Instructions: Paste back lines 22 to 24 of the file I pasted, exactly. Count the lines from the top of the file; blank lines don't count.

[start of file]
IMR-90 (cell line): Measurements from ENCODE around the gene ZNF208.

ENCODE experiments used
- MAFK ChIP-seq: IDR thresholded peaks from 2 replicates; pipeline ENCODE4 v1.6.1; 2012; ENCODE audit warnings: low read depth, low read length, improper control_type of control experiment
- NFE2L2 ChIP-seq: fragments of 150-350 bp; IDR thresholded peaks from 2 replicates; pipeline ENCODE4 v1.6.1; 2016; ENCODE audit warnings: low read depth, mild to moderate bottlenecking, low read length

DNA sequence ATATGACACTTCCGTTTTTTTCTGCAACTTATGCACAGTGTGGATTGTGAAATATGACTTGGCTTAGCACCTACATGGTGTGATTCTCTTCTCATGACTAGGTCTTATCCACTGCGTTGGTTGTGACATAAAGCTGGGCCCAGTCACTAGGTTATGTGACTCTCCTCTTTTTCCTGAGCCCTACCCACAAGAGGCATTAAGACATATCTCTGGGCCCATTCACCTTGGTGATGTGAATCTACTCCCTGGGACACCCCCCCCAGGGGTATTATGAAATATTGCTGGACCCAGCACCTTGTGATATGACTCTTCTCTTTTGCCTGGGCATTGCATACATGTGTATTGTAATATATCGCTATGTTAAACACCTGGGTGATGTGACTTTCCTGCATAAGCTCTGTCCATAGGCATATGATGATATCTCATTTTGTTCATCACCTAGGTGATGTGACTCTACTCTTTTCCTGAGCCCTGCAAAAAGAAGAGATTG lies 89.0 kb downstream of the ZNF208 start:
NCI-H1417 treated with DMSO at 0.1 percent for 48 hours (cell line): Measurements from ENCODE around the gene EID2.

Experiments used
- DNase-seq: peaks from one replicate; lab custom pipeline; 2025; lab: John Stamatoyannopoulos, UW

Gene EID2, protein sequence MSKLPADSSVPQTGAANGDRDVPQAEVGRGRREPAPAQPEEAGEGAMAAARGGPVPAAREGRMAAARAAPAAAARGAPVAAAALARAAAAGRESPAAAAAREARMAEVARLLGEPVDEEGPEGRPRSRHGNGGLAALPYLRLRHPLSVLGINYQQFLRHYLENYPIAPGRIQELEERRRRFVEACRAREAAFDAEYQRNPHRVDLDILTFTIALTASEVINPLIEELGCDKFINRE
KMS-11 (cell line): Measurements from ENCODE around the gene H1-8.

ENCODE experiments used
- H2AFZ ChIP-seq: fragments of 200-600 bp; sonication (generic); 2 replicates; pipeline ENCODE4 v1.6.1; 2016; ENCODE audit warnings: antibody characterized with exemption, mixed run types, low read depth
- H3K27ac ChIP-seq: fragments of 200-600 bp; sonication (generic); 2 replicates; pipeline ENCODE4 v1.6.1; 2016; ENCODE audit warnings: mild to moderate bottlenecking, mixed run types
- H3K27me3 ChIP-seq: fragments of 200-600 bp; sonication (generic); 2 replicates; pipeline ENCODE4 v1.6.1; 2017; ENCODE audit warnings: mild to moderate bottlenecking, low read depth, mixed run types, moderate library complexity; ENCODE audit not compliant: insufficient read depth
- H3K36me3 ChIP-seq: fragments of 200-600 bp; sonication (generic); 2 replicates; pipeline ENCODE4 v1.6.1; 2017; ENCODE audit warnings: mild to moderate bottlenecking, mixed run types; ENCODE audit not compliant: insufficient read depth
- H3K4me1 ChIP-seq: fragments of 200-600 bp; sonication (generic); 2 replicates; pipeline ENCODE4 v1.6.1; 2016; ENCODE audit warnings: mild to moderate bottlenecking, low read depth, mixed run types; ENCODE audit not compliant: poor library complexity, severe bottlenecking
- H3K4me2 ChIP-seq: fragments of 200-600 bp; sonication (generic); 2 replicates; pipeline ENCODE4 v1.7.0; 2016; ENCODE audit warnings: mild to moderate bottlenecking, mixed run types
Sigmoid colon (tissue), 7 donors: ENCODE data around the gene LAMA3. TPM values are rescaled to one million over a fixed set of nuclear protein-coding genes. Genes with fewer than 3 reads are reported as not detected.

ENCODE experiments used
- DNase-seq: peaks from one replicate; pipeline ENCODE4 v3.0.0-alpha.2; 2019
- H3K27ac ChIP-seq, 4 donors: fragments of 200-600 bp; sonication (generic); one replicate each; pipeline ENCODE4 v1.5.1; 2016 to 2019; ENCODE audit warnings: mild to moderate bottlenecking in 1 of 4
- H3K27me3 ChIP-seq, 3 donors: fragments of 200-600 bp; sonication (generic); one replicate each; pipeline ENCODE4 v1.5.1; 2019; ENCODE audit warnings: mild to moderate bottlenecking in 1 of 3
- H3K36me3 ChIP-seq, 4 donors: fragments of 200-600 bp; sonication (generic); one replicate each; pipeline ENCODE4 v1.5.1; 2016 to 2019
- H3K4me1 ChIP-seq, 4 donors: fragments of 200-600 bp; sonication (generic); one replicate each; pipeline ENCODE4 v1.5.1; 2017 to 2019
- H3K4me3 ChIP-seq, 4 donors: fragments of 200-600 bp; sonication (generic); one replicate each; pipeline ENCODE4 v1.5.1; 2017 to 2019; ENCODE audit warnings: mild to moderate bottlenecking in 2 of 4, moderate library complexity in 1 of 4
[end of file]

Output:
- H3K27me3 ChIP-seq, 3 donors: fragments of 200-600 bp; sonication (generic); one replicate each; pipeline ENCODE4 v1.5.1; 2019; ENCODE audit warnings: mild to moderate bottlenecking in 1 of 3
- H3K36me3 ChIP-seq, 4 donors: fragments of 200-600 bp; sonication (generic); one replicate each; pipeline ENCODE4 v1.5.1; 2016 to 2019
- H3K4me1 ChIP-seq, 4 donors: fragments of 200-600 bp; sonication (generic); one replicate each; pipeline ENCODE4 v1.5.1; 2017 to 2019